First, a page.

"It was the year of fire... the year of destruction...
the year we took back what was ours. It was the year of rebirth... the year of
great sadness... the year of pain... and the year of joy. It was a new age. It
was the end of history. It was the year everything changed. The year is 2261.
The place: Babylon 5." For viewers who have been following Babylon
5 from its first season (and with
its fantastic continuous storyline, that's the way to watch B5), the opening voiceover for the credits of Season 4
is extraordinarily stirring. And the fact that the voiceover in
the opening credits is shared among the cast highlights the fact that Babylon
5 has a true ensemble cast, with many different characters and story
threads interwoven into one dramatic tapestry. In Season 4, appropriately
titled "No Surrender, No Retreat," many of these storylines come to
an explosive climax, leaving other parts of the story to take on a larger role
in the rest of Season 4.
Season 3 left us at
a critical point in B5, in several plot threads. Sheridan, drawn by his
own personal demons as well as the need to defeat the Shadows, has gone to
Z'ha'dum... and vanished. So too has Mr. Garibaldi. Babylon 5 has seceded from
Earthgov, and now stands nearly alone in the fight against the Shadows. Only
the Rangers, with Marcus as their representative on B5, and the Minbari, with
their gift of the White Star, seem ready and willing to help. Londo Mollari
seems to have turned his back on the potential for redemption, while G'Kar has
had a philosophical revelation of his own.
The beauty of Babylon 5,
as viewers well know, is that each episode touches on several plot threads,
developing them bit by bit as the season progresses. When a plot thread comes
to a climax in a particular episode, it's all the more effective because it has
been painstakingly foreshadowed and developed up to that point. Take an episode
like "Whatever Happened to Mr. Garibaldi?", which weaves together several
crucial story threads involving the fates of Sheridan, Garibaldi, and G'Kar and
takes each of them to a new level.
Since the different plot
threads of B5 develop over the course of many episodes, the result when
one of them comes to the boiling point is extremely powerful. The story
involving Ambassador Mollari is a case in point. In the first three episodes of
the season, we see Londo and Vir drawn deeper and deeper in to back-stabbing
Centauri politics and the deal-making behind the throne of the Emperor. Then,
as G'Kar becomes drawn into this portion of the story, we get some of the
episodes that have stayed most firmly in my mind: "Falling Toward
Apotheosis," "The Long Night," and "Into the Fire."
While the story involving Sheridan, Delenn, and the station is perhaps more
explosive, I think a good case could be made for the Centauri-Narn plot thread
of Season 4 as the most dramatically effective and powerful of the season (and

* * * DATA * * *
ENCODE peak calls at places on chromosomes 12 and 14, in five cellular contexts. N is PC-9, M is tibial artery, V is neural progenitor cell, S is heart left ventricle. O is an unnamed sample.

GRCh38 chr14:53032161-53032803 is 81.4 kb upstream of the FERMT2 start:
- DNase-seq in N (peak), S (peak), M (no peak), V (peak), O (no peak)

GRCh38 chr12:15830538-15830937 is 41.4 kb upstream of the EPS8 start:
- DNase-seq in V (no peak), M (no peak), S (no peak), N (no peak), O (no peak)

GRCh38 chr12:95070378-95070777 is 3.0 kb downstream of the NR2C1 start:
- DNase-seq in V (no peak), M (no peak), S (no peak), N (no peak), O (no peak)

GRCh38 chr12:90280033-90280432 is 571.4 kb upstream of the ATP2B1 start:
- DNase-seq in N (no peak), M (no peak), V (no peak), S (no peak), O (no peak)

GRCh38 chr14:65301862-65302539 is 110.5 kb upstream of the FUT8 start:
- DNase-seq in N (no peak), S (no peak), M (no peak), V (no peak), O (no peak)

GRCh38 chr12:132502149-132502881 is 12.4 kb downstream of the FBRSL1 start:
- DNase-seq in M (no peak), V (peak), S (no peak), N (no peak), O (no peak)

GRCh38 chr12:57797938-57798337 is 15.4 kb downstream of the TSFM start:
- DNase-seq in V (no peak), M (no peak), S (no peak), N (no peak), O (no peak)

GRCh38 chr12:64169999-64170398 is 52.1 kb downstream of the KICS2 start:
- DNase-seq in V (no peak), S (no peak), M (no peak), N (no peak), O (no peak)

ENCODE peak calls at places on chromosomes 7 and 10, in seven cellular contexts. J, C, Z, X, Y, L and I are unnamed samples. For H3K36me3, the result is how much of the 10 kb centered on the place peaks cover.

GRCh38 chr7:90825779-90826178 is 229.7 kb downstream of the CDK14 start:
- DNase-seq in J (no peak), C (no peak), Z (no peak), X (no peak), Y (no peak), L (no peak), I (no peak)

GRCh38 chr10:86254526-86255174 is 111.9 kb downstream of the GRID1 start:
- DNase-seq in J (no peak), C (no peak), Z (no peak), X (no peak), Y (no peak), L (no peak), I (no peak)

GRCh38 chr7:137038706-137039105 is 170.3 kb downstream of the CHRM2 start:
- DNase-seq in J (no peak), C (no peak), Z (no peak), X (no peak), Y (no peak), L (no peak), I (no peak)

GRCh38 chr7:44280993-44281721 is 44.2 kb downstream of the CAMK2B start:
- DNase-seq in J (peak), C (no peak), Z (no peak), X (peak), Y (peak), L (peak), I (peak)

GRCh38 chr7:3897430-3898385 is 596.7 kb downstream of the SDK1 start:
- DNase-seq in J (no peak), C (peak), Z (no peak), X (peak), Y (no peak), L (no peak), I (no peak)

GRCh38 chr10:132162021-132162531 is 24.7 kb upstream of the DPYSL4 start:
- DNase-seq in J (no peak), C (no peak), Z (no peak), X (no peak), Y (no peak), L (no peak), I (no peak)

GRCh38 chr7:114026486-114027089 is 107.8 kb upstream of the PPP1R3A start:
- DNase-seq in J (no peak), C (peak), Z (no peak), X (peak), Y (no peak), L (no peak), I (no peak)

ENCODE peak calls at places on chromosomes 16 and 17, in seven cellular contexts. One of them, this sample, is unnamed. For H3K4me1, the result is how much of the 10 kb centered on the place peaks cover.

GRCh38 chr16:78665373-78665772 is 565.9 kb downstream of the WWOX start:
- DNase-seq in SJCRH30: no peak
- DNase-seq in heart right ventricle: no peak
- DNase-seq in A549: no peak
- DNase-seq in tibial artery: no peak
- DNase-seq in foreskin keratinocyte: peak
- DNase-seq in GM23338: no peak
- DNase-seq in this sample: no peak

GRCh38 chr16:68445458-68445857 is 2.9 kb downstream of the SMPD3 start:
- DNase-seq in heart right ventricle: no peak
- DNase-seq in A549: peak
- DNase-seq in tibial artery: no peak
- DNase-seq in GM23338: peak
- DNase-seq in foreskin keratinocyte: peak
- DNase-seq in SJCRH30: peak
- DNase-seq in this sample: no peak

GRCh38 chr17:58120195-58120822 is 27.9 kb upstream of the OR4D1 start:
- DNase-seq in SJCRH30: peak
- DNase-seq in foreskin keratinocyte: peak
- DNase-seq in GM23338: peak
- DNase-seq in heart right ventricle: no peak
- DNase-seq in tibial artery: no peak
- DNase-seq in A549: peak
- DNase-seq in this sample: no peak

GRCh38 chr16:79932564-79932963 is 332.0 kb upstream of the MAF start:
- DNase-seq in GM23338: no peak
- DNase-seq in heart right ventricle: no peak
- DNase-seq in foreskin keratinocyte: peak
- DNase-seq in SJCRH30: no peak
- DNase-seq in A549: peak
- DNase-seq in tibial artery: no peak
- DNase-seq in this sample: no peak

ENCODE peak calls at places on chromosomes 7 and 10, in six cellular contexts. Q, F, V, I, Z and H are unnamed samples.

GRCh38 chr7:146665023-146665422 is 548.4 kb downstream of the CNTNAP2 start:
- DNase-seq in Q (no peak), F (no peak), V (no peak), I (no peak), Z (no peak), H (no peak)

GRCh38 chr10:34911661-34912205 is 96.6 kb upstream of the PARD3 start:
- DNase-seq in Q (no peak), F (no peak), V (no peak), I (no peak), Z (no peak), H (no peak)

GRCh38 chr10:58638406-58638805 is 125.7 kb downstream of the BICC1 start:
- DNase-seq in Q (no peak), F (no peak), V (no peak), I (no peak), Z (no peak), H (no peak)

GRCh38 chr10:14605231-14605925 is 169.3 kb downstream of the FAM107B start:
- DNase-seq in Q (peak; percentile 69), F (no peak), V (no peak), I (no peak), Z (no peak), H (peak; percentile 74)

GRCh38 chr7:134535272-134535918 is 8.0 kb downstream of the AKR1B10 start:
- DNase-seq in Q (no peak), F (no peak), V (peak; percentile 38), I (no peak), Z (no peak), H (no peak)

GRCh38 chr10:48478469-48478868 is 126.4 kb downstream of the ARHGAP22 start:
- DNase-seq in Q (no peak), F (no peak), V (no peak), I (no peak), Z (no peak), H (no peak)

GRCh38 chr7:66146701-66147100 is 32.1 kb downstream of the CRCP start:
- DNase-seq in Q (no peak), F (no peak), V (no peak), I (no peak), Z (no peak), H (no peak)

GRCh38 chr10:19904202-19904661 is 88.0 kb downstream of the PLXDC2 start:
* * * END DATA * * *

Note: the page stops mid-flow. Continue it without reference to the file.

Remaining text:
perhaps even of the series as a whole).
The pacing of Season 4 is a bit
odd, and for good reason. As Season 4 got underway, there was no assurance that
it would be renewed for a fifth season, which would have really thrown a monkey
wrench in the works, as B5 was envisioned as a five-year story arc from
the very beginning. Babylon 5's creator, J. Michael Straczynski, dealt
with this by bringing many of the show's main story arcs to a conclusion in
Season 4, so that the story would have been (at least mostly) completed even if
it didn't get a fifth season. As it happened, B5 had a fifth year after
all, but we can still see the effects: both Season 4 and 5 developed
differently than was originally planned.
Most notably we see the effects
of the "fast-forwarding" in the treatment of the conflict with the
Shadows. The Shadow War, which has been developing over the course of two full
seasons, is wrapped up in the first quarter of Season 4. Certainly those six
episodes are fantastic, with a tremendous punch and intensity; this is the part
of Season 4 that's most memorable. Still, the ending in "Into the
Fire" does feel a bit abrupt, though I won't elaborate on that: I don't
want to give anything away for those (lucky!) viewers who are watching Babylon
5 for the first time.
After that, Babylon 5
shifts gears and focuses on the Mars situation and Babylon 5's relationship
with Earth, which remains decidedly shaky. There are some excellent stories
here, but I'd be lying if I said they weren't a bit of a letdown after the
intensity of the Shadow-Vorlon conflict and its revelations, and the explosive
events on Centauri Prime.
Fortunately, some plot threads
that have been on the sidelines for much of the series now start being
developed and then mature into gripping stories of their own. The Mars Colony
has been a background story element throughout the first three seasons of B5:
the rebellion there has on several occasions influenced events on B5, but it
hasn't been a prime concern. Now, in "Atonement," Marcus and Dr.
Franklin are sent to Mars, beginning a story line there that will develop
through three following episodes as a main story, and continue to be
significant in episodes further down the line as well. Garibaldi (always one of
my favorite characters) develops in a new direction in episodes like
"Conflicts of Interest," and the suave and very dangerous Psi Cop,
Bester, has a key role to play as well... The result is another of the most
exciting episodes of Season 4, "The Face of the Enemy."
The closing episodes of Season
4 bring us back to the conflict between Earth and Babylon . "No Surrender,
No Retreat" is one of the best late-season episodes, ratcheting up the
tension in the conflict between Earth and Babylon 5; "Between the Darkness